Both title insurance and/or TitlePlus are now widely accepted by mortgage lenders including the major banks, trust companies, credit unions and private lenders. As a condition of lending money under a mortgage, lenders usually require a survey of the property prepared by an Ontario Land Surveyor. Such a survey usually costs at least $750.00 depending upon the particular property. However, where the home buyer obtains title insurance for their purchase transaction, the buyer is not required to purchase a survey, since the policy issued by the company satisfies the lender’s survey-related concerns. Needless to say, dispensing with the expense of a survey results in a significant cost saving to the home buyer/borrower.
Other cost savings result from using this form of title protection. This occurs because some searches and inquiries normally required for a solicitor’s opinion on title are dispensed with when using title insurance because the title company assumes and insures against the risk of any defect or infraction which such a search or inquiry would have disclosed. With the need for these searches and inquiries eliminated, the resulting cost savings is often enough to completely offset the cost of title insurance and in many cases actually produce a net reduction in costs, especially when you include the survey cost savings referred to above.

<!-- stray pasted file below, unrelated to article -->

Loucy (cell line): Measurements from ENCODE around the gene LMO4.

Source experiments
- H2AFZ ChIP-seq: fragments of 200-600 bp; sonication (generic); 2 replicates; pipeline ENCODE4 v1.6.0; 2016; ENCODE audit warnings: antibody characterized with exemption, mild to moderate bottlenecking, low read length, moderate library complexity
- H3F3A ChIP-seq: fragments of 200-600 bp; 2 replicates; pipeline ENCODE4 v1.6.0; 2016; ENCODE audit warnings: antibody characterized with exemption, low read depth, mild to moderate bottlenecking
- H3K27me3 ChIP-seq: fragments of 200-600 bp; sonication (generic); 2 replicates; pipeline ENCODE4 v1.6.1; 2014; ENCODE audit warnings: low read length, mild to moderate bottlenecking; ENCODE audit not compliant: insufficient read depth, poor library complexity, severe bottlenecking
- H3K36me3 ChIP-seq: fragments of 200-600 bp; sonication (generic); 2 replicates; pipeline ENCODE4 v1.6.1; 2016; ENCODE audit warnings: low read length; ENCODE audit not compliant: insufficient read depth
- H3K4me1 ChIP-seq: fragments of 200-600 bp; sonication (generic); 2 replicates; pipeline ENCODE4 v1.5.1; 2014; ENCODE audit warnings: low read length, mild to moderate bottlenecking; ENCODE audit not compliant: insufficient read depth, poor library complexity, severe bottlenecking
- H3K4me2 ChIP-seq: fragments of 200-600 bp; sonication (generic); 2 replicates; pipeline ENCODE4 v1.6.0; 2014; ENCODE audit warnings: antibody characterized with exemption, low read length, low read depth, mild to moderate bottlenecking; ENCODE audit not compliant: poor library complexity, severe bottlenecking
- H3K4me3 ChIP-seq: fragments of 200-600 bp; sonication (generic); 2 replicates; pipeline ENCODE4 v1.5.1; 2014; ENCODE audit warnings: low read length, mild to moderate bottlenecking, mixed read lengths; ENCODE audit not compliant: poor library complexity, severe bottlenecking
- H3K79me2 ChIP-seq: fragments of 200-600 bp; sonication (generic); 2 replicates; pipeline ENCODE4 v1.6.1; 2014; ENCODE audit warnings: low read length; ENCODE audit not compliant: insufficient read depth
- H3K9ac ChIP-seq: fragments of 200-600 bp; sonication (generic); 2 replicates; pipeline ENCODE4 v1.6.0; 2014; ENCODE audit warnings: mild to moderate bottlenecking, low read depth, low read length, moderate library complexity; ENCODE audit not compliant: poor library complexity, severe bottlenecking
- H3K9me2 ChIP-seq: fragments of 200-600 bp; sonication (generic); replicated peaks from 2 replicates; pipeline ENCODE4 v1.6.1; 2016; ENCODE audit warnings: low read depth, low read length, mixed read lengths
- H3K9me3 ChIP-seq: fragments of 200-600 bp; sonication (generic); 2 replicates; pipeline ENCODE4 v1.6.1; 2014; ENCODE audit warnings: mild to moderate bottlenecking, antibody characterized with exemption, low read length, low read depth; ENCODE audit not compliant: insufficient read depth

In my experience, the cost savings of title insurance versus lawyer’s opinion on title make it a “no brainer” decision for most home buyers. The cost of title insurance and TitlePlus coverage currently ranges between approximately $260.00 and $300.00 which is a one time cost payable upon the closing of the transaction.